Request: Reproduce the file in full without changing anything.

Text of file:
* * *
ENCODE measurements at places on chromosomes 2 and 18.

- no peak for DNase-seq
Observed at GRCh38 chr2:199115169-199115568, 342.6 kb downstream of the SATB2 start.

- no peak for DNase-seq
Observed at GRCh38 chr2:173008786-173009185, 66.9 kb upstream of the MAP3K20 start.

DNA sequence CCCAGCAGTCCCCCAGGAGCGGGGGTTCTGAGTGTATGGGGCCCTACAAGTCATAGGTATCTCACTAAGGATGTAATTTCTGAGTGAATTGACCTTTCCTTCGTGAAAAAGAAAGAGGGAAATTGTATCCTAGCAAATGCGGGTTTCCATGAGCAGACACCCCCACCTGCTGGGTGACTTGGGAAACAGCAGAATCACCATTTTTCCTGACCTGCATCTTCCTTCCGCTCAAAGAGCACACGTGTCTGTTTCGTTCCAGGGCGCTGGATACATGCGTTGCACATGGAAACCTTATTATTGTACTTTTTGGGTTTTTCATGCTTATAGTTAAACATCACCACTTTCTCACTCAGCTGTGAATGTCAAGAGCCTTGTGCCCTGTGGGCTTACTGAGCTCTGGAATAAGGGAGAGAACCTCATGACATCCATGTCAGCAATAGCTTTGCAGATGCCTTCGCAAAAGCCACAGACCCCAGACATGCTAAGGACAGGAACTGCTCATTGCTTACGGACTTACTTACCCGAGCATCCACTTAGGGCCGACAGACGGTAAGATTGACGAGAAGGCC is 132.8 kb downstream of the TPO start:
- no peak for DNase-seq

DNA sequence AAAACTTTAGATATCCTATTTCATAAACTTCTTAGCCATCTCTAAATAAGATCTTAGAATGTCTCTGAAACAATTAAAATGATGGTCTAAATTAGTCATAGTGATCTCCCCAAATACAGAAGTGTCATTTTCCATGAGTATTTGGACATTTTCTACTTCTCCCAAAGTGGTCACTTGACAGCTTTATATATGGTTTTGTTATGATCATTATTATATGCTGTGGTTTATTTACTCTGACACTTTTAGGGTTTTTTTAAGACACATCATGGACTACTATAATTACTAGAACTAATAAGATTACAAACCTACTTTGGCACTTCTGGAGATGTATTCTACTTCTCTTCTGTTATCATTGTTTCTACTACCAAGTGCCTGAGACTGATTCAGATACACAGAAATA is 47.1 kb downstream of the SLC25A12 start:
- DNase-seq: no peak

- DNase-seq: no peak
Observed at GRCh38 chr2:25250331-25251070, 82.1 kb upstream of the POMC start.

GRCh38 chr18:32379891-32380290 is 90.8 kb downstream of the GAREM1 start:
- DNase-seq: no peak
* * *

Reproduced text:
ENCODE measurements at places on chromosomes 2 and 18.

- no peak for DNase-seq
Observed at GRCh38 chr2:199115169-199115568, 342.6 kb downstream of the SATB2 start.

- no peak for DNase-seq
Observed at GRCh38 chr2:173008786-173009185, 66.9 kb upstream of the MAP3K20 start.

DNA sequence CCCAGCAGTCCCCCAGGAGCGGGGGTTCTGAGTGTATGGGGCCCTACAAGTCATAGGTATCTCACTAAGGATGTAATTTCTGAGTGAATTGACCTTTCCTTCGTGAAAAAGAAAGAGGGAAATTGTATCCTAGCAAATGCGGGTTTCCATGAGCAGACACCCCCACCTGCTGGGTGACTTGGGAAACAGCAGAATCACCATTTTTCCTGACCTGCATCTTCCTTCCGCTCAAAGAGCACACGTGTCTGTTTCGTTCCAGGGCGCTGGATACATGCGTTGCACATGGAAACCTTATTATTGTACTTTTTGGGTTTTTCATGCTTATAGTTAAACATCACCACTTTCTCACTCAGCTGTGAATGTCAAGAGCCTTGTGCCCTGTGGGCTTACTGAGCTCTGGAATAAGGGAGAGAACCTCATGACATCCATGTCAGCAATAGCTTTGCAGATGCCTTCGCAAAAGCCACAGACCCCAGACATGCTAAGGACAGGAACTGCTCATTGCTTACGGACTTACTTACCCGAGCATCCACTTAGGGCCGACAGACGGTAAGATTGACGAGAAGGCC is 132.8 kb downstream of the TPO start:
- no peak for DNase-seq

DNA sequence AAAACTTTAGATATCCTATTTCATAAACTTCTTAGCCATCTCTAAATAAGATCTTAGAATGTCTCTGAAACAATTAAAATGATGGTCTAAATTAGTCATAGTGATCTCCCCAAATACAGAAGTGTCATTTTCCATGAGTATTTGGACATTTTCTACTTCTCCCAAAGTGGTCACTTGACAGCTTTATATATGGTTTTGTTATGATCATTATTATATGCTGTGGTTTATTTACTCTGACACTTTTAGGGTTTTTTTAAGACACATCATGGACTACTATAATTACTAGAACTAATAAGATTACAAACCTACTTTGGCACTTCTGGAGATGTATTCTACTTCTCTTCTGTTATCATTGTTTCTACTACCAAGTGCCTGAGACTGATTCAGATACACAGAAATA is 47.1 kb downstream of the SLC25A12 start:
- DNase-seq: no peak

- DNase-seq: no peak
Observed at GRCh38 chr2:25250331-25251070, 82.1 kb upstream of the POMC start.

GRCh38 chr18:32379891-32380290 is 90.8 kb downstream of the GAREM1 start:
- DNase-seq: no peak